New wheel design aids rehabilitation of wheelchair users
28 Feb 2011
UK engineering consultancy Frazer-Nash, in partnership with
University College London (UCL) and the Royal National Orthopaedic
Hospital Trust (RNOH), has developed a prototype wheelchair that could
prevent users from suffering shoulder injuries.
Wheelchair users are committed to using their arms for mobility,
so there is a lot of upper-limb activity which causes an increased
risk of long-term injury through physical wear.
The aim of the project is to carry out research that will inform
future wheelchair designs to protect users from severe accelerated
degenerative conditions, such as rotator cuff pathology, which can
be caused by such movements.
The wheelchair prototype is based on a previous design called the
Powerwheel, which was developed by Frazer-Nash for UK Sport as a
training device to improve the performance of Paralympic athletes.
Frazer-Nash is working with the RNOH, led by Dr Simon Grange, to
understand the needs of NHS wheelchair users and adapt the
Powerwheel’s design principles. Innovations such as integrating
spoked rather than carbon fibre racing wheels means that the
prototype can be used to benefit the rehabilitation and training
needs of NHS patients, minimising secondary injuries. Mr Peter
Smitham of UCL will supervise the clinical study at RNOH in
collaboration with Frazer-Nash.
The new wheel and a wheelchair fitted with the
The new wheel design, which is currently undergoing trials at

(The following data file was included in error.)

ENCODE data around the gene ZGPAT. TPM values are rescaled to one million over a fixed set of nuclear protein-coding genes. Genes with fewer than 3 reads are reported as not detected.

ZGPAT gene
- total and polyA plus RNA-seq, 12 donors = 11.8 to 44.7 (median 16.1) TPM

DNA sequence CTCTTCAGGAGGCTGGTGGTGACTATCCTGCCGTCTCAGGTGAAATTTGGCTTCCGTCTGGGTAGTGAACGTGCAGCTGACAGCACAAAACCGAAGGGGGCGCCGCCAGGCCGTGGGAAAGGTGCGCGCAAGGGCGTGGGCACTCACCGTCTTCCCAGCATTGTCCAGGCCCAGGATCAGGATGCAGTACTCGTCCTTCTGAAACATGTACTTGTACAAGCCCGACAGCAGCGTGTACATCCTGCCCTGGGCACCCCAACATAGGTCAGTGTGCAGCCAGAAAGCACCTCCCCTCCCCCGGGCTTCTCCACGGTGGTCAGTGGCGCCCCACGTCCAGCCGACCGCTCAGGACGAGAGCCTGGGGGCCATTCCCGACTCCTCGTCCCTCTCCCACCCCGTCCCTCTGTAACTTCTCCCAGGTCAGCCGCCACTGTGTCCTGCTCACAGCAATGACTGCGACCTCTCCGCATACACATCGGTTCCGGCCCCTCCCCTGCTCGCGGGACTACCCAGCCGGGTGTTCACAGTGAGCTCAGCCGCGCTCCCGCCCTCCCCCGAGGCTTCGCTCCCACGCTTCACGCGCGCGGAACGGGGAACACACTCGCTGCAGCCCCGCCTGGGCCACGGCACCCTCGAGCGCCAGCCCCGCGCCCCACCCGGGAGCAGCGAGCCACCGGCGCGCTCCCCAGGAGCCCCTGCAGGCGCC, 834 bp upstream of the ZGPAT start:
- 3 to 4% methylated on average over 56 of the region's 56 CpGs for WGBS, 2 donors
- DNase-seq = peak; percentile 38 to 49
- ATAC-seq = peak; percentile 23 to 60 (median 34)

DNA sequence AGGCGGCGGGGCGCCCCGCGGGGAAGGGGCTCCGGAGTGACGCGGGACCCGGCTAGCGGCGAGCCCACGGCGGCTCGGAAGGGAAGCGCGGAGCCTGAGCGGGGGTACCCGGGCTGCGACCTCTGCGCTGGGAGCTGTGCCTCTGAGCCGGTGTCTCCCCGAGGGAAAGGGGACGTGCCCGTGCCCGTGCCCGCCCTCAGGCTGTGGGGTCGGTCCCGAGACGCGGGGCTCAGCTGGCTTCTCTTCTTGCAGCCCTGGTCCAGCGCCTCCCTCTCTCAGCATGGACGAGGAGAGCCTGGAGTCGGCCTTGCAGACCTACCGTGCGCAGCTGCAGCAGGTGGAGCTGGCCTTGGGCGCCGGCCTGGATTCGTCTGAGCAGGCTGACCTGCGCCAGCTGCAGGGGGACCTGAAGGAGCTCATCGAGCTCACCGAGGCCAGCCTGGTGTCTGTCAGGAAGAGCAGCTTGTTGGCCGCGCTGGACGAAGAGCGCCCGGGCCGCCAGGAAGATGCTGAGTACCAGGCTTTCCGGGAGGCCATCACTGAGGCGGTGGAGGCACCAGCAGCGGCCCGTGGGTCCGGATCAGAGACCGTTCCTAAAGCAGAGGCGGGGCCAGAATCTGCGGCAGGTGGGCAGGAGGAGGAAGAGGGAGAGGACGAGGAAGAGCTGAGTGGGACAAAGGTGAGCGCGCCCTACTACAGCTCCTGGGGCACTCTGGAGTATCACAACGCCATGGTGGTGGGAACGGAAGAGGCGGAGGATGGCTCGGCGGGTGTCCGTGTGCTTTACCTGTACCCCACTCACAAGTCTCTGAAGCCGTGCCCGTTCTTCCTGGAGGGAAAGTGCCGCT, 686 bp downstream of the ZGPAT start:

UCL’s PAMELA centre, is fully instrumented and provides real-time
feedback to the researcher on indicators such as the user’s push
force. Frazer-Nash and UCL are collaborating on this research
project to investigate the correlation between muscle activity in
the shoulder with the push profile exerted by the wheelchair user.
It is hoped that this will provide information on the levels of
force and specific manoeuvres that could lead to potential damage to
Alexandra Knight, Frazer-Nash Engineering Consultant, commented:
“We are delighted to be supporting the NHS on such an important
piece of research, and bring our strong track record in designing
innovative medical products to the project. As well as helping focus
an individual’s rehabilitation regime, the prototype has the
potential to inform the future design of wheelchairs that could
ultimately enhance the quality of life for thousands of users.”
The project is funded by a grant from the National Institute for
Health Research (NIHR) which was awarded to the RNOH.